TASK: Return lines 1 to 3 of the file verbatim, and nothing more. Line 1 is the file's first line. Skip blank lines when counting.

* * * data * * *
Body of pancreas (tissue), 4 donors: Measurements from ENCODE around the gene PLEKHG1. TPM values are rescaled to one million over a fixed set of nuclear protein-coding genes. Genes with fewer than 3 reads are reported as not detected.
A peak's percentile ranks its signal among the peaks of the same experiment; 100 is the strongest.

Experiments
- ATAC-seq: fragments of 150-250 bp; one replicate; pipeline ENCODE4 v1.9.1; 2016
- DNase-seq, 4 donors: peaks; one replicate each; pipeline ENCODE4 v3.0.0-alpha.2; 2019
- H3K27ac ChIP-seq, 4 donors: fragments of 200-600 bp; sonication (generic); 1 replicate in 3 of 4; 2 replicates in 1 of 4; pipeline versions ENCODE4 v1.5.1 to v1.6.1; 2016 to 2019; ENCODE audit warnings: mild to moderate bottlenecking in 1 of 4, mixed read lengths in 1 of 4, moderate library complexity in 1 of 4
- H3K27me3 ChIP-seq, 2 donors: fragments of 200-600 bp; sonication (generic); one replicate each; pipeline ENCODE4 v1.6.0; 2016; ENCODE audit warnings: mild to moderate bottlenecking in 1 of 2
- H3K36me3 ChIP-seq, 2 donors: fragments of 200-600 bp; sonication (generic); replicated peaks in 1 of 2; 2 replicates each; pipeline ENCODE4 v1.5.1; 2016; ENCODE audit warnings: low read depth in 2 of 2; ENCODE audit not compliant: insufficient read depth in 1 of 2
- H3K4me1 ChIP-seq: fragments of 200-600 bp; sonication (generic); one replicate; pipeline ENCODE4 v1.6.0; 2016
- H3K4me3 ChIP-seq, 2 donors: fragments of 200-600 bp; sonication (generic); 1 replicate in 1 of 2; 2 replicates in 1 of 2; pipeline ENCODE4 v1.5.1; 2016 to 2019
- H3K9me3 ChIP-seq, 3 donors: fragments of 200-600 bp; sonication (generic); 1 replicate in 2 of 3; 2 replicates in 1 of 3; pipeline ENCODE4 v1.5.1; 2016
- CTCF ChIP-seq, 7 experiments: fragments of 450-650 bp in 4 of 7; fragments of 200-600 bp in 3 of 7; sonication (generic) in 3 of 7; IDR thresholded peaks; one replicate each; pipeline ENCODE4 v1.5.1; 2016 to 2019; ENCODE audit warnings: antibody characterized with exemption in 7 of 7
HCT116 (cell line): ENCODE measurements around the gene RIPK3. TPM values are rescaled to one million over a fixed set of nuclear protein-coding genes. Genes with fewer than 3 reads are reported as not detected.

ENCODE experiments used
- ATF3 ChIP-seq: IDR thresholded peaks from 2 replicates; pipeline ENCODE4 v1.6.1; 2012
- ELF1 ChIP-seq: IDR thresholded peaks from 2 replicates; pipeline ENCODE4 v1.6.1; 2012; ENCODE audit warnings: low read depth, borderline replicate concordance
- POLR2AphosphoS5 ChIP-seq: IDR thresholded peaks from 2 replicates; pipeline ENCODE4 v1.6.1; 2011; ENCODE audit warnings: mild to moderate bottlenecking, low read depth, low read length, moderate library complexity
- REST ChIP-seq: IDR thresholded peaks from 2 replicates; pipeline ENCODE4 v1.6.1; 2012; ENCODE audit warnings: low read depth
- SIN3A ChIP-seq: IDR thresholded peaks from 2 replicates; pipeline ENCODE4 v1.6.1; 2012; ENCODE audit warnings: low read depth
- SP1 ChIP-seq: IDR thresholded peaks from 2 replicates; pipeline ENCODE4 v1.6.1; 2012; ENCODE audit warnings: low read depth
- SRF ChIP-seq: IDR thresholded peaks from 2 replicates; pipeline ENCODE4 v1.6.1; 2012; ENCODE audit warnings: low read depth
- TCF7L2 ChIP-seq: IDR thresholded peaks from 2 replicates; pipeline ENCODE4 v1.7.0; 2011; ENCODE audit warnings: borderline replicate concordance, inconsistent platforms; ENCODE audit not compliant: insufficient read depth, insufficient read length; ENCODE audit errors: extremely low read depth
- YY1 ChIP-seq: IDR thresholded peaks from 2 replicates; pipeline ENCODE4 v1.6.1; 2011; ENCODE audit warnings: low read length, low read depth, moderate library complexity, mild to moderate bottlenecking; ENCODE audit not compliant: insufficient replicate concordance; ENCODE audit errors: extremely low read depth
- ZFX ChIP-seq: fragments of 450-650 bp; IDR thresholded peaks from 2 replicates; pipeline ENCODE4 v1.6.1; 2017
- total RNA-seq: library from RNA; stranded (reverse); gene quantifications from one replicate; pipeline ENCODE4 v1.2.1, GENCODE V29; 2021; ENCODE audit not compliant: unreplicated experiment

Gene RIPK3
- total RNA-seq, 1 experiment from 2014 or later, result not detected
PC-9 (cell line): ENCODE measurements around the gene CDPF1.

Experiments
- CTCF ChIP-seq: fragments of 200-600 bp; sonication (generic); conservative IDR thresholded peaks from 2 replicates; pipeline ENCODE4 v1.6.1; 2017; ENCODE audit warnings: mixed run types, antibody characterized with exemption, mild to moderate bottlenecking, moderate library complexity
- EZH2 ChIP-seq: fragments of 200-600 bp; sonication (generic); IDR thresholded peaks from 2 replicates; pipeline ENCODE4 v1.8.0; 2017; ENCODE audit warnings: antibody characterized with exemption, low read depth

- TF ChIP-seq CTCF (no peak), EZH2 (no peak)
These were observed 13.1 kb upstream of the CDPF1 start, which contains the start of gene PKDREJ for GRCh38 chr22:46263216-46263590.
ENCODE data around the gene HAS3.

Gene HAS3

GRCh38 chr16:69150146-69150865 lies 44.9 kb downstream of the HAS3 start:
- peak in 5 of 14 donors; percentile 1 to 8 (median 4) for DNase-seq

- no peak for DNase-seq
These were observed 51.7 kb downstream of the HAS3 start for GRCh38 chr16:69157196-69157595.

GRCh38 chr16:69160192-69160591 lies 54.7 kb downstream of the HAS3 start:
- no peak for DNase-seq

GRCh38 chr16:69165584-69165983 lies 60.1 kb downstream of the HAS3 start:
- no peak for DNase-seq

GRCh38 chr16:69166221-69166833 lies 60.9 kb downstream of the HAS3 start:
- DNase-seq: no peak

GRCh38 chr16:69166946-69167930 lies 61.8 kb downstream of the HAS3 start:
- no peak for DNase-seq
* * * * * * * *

Body of pancreas (tissue), 4 donors: Measurements from ENCODE around the gene PLEKHG1. TPM values are rescaled to one million over a fixed set of nuclear protein-coding genes. Genes with fewer than 3 reads are reported as not detected.
A peak's percentile ranks its signal among the peaks of the same experiment; 100 is the strongest.

Experiments